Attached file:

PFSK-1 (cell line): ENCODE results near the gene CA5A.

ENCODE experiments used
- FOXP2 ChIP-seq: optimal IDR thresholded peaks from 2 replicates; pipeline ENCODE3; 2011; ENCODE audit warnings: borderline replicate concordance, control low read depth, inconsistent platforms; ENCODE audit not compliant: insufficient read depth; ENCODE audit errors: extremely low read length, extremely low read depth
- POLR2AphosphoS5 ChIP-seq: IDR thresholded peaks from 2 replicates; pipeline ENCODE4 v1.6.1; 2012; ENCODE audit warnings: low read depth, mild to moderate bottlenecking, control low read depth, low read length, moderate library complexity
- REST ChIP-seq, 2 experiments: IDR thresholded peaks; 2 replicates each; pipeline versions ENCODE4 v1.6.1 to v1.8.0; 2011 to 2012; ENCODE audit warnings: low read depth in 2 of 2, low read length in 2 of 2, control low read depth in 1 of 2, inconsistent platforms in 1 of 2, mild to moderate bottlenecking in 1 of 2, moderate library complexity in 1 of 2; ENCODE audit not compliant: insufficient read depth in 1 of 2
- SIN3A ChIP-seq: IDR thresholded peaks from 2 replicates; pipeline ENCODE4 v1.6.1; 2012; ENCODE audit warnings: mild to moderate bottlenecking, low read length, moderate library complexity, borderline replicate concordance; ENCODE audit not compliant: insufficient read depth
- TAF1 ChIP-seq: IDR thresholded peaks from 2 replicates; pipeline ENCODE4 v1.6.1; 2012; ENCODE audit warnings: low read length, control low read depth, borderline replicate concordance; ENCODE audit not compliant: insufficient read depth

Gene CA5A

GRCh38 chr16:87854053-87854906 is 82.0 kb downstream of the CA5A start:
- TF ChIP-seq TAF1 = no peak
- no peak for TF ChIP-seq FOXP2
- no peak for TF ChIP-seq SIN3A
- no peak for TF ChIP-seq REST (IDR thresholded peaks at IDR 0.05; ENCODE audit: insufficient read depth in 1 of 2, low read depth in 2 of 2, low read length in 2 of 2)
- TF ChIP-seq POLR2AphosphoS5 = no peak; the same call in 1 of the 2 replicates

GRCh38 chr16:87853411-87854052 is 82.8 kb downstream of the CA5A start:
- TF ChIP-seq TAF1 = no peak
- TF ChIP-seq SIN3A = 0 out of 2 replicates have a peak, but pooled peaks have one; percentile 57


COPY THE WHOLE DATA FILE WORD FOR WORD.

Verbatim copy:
PFSK-1 (cell line): ENCODE results near the gene CA5A.

ENCODE experiments used
- FOXP2 ChIP-seq: optimal IDR thresholded peaks from 2 replicates; pipeline ENCODE3; 2011; ENCODE audit warnings: borderline replicate concordance, control low read depth, inconsistent platforms; ENCODE audit not compliant: insufficient read depth; ENCODE audit errors: extremely low read length, extremely low read depth
- POLR2AphosphoS5 ChIP-seq: IDR thresholded peaks from 2 replicates; pipeline ENCODE4 v1.6.1; 2012; ENCODE audit warnings: low read depth, mild to moderate bottlenecking, control low read depth, low read length, moderate library complexity
- REST ChIP-seq, 2 experiments: IDR thresholded peaks; 2 replicates each; pipeline versions ENCODE4 v1.6.1 to v1.8.0; 2011 to 2012; ENCODE audit warnings: low read depth in 2 of 2, low read length in 2 of 2, control low read depth in 1 of 2, inconsistent platforms in 1 of 2, mild to moderate bottlenecking in 1 of 2, moderate library complexity in 1 of 2; ENCODE audit not compliant: insufficient read depth in 1 of 2
- SIN3A ChIP-seq: IDR thresholded peaks from 2 replicates; pipeline ENCODE4 v1.6.1; 2012; ENCODE audit warnings: mild to moderate bottlenecking, low read length, moderate library complexity, borderline replicate concordance; ENCODE audit not compliant: insufficient read depth
- TAF1 ChIP-seq: IDR thresholded peaks from 2 replicates; pipeline ENCODE4 v1.6.1; 2012; ENCODE audit warnings: low read length, control low read depth, borderline replicate concordance; ENCODE audit not compliant: insufficient read depth

Gene CA5A

GRCh38 chr16:87854053-87854906 is 82.0 kb downstream of the CA5A start:
- TF ChIP-seq TAF1 = no peak
- no peak for TF ChIP-seq FOXP2
- no peak for TF ChIP-seq SIN3A
- no peak for TF ChIP-seq REST (IDR thresholded peaks at IDR 0.05; ENCODE audit: insufficient read depth in 1 of 2, low read depth in 2 of 2, low read length in 2 of 2)
- TF ChIP-seq POLR2AphosphoS5 = no peak; the same call in 1 of the 2 replicates

GRCh38 chr16:87853411-87854052 is 82.8 kb downstream of the CA5A start:
- TF ChIP-seq TAF1 = no peak
- TF ChIP-seq SIN3A = 0 out of 2 replicates have a peak, but pooled peaks have one; percentile 57